Mobile giant says no to Google's smartphone wallet

By Glenn Chapman

Verizon has elected not to allow NFC on the new Android-powered Samsung Nexus S. Photo / Supplied
Verizon has elected not to allow NFC on the new Android-powered Samsung Nexus S. Photo / Supplied

US telecom titan Verizon is shunning Google's nascent smartphone wallet, saying the technology reaches too deep into handsets for comfort.

Verizon asked the internet giant not to include the payment feature on new Android-powered Samsung Galaxy Nexus smartphones tailored for the carrier's network, Google said in response to an inquiry.

Verizon spokesman Jeffrey Nelson said that the carrier was not blocking Google Wallet from Galaxy Nexus smartphones but was "continuing our commercial discussions with Google" regarding including the technology in handsets.

Verizon maintained that its reservations stem from the fact that Wallet requires access to secure chips deep in smartphones.

"Google Wallet does not simply access the operating system and basic hardware of our phones like thousands of other applications," Nelson said.

"Instead, in order to work as architected by Google, Google Wallet needs to be integrated into a new, secure and proprietary hardware element in our phones," he added.

Some industry insiders suspect that Verizon shunned Google Wallet because it is working with other US telecom firms on a competing smartphone NFC payment system called Isis.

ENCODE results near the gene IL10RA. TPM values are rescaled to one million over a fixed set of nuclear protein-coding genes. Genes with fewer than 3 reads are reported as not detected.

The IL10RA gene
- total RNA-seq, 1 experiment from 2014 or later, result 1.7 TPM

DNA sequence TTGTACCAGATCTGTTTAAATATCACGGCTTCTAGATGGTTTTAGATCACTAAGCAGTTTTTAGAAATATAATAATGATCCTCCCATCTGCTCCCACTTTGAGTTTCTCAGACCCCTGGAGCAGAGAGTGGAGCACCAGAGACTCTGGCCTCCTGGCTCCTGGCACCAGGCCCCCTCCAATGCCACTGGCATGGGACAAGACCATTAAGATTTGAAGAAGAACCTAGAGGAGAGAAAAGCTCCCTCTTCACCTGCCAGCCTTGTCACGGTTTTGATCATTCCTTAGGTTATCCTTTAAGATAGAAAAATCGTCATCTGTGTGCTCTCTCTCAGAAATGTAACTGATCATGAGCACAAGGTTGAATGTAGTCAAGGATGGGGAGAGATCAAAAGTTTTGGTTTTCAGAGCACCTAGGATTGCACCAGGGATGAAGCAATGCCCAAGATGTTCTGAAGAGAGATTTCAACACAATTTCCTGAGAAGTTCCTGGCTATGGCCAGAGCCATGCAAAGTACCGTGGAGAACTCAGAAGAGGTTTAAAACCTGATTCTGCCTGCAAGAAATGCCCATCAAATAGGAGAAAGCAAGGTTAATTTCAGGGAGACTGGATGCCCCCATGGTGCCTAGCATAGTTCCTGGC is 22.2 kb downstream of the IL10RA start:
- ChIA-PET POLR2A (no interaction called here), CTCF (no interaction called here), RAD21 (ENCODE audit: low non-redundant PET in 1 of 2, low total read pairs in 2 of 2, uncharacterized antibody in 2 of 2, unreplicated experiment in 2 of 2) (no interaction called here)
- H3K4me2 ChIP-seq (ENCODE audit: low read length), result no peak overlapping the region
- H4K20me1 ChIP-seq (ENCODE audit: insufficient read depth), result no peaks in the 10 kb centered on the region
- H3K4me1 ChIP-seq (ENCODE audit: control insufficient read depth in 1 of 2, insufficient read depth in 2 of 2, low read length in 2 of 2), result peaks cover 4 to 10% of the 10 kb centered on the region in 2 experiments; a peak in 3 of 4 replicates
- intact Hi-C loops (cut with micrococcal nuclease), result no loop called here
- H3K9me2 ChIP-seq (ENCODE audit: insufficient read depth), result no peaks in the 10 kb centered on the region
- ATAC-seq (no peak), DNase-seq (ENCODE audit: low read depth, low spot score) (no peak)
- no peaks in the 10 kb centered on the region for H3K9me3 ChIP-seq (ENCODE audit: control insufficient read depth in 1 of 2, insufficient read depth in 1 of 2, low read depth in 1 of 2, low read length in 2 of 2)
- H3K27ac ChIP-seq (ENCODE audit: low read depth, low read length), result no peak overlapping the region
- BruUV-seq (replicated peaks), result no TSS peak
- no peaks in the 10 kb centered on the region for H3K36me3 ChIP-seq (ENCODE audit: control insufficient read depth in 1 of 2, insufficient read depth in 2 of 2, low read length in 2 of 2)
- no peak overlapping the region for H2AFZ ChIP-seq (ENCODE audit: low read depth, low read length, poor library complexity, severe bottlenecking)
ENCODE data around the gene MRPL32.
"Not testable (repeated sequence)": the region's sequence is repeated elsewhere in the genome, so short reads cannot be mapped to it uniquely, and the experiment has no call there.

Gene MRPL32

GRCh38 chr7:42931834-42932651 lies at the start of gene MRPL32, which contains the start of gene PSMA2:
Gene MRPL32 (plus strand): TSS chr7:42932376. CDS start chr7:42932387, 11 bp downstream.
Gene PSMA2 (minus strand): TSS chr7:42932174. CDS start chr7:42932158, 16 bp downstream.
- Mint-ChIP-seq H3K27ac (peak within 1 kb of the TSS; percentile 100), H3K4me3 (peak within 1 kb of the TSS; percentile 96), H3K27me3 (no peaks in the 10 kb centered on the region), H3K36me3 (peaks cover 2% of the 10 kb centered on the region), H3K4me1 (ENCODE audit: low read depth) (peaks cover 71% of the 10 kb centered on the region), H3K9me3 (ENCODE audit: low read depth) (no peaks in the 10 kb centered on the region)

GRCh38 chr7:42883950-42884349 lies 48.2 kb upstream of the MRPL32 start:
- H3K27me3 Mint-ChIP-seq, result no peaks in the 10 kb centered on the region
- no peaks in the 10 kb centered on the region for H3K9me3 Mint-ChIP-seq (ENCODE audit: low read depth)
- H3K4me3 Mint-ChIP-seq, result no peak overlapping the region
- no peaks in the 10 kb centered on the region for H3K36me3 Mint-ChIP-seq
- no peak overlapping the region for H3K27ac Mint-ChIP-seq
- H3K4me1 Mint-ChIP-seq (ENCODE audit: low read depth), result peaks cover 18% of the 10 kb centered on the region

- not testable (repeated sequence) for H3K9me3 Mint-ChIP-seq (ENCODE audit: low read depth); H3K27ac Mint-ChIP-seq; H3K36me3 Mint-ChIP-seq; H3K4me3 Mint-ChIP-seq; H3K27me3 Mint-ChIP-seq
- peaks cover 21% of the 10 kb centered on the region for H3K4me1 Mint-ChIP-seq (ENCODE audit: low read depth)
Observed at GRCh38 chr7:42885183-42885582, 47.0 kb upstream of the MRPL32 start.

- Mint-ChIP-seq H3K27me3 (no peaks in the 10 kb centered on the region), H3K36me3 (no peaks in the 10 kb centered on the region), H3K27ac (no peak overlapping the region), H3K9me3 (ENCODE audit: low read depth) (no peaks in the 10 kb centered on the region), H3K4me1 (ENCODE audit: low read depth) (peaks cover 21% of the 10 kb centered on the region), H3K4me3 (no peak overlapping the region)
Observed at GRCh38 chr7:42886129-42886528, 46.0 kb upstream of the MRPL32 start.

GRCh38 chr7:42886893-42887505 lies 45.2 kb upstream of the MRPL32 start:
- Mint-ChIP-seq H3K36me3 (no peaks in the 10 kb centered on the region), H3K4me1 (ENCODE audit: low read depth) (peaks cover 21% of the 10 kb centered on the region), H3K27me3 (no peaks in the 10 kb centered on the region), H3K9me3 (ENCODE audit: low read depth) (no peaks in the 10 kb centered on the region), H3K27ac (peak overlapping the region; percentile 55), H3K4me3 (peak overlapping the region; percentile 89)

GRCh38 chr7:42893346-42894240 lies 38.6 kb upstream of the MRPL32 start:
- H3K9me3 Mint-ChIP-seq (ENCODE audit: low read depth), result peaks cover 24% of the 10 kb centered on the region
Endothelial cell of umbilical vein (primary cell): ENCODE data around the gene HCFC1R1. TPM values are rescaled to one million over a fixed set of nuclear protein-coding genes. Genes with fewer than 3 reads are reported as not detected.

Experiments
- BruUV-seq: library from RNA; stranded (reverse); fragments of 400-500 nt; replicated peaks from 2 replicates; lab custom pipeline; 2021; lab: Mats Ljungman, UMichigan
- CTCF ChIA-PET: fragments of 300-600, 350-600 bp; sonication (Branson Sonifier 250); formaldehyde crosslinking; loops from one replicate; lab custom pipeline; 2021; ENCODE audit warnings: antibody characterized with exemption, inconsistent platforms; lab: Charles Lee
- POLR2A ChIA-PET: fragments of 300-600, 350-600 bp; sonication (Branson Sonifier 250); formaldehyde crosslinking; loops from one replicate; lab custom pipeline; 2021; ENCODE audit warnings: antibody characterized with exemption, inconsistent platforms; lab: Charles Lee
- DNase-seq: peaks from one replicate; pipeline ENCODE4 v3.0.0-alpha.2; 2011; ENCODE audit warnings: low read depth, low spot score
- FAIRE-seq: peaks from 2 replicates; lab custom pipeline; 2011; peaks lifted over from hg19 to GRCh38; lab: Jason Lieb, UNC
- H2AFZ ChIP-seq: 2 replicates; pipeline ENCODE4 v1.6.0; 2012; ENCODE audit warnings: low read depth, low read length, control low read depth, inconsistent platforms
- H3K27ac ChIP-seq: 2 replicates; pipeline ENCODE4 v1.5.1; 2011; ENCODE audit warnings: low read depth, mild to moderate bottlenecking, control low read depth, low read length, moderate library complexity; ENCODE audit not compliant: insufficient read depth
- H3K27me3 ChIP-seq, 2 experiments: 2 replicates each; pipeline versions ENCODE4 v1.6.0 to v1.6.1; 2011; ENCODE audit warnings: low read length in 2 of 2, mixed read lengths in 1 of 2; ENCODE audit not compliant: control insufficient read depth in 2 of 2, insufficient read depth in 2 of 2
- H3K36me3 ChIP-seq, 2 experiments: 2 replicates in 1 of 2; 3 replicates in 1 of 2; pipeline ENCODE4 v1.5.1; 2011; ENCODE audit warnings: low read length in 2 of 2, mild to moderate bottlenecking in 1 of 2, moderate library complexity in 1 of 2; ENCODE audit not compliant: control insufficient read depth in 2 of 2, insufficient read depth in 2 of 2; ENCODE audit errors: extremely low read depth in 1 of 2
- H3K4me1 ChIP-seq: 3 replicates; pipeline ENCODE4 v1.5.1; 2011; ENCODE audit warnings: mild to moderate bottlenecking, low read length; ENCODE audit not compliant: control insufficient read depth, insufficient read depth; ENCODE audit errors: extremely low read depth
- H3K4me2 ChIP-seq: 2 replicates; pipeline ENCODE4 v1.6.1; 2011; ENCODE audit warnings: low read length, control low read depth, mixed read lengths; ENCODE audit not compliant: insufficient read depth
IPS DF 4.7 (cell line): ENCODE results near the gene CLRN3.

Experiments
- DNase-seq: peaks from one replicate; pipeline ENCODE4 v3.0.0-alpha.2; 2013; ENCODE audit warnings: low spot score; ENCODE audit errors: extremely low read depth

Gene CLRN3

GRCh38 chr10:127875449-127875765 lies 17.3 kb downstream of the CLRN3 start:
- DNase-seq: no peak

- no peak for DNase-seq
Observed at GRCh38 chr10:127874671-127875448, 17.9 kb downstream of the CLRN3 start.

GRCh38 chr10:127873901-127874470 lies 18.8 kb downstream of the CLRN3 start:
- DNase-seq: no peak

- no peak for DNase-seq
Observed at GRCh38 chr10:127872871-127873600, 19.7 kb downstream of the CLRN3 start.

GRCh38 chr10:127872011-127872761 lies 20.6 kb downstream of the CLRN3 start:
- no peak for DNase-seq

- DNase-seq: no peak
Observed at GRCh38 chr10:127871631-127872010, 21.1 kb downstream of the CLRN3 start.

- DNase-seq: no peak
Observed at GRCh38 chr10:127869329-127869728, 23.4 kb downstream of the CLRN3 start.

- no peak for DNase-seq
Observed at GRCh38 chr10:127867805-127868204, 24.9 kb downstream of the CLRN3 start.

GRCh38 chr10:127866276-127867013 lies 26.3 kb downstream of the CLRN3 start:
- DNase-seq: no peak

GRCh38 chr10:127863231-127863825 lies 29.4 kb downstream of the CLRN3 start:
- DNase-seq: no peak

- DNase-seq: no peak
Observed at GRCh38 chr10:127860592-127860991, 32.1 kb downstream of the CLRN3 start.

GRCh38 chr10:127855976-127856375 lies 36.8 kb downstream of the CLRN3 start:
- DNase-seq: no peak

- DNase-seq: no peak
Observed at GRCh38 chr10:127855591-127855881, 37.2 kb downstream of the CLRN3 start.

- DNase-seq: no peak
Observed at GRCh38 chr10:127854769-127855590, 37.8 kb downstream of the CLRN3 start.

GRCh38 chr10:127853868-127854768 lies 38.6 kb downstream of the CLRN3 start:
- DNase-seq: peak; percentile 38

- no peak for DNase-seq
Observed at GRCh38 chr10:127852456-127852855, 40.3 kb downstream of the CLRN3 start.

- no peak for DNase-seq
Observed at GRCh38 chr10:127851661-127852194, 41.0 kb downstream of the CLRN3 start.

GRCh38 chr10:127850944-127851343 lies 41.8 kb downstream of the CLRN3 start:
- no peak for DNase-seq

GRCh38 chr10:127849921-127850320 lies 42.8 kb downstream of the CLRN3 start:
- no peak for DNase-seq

A pair of US consumer advocacy groups weighed in on the discussion, saying Verizon was using its hold on mobile service subscribers to keep them from reaching for Google Wallet.

"Verizon shows no hesitation in using its gatekeeper position over its subscribers to restrict or block applications that compete with its own offerings," Free Press policy director Matt Wood said in a statement.

"Verizon should stop pressuring third parties, including its own business partners, into removing competing applications from consumers' hands," Wood said.

Free Press and consumer group Public Knowledge cited Verizon's move as evidence that stricter "net neutrality" regulation is needed to keep the internet landscape free and fair.

Google in September opened Wallet to the public, clearing the way for customers to pay at participating shops using Google Nexus S 4G smartphones on the Sprint telecom network and promising more Android handsets to come.

Google Wallet uses a near field communication chip embedded in a phone to allow a user to "tap-and-pay" for purchases at a checkout register equipped with the PayPass system from CitiMasterCard.

Chips essentially transmit credit card details to sensors at checkouts to consummate purchases.

Customers can also use a Google Prepaid card to pay for purchases, topping up the Google card with any payment card, and take advantage of Google Offers, the Mountain View, California-based company's online discount coupon program.

NFC technology is being tested or used in a number of countries already, notably France, but Google Wallet was the first to bring it to the United States on a potentially large scale.


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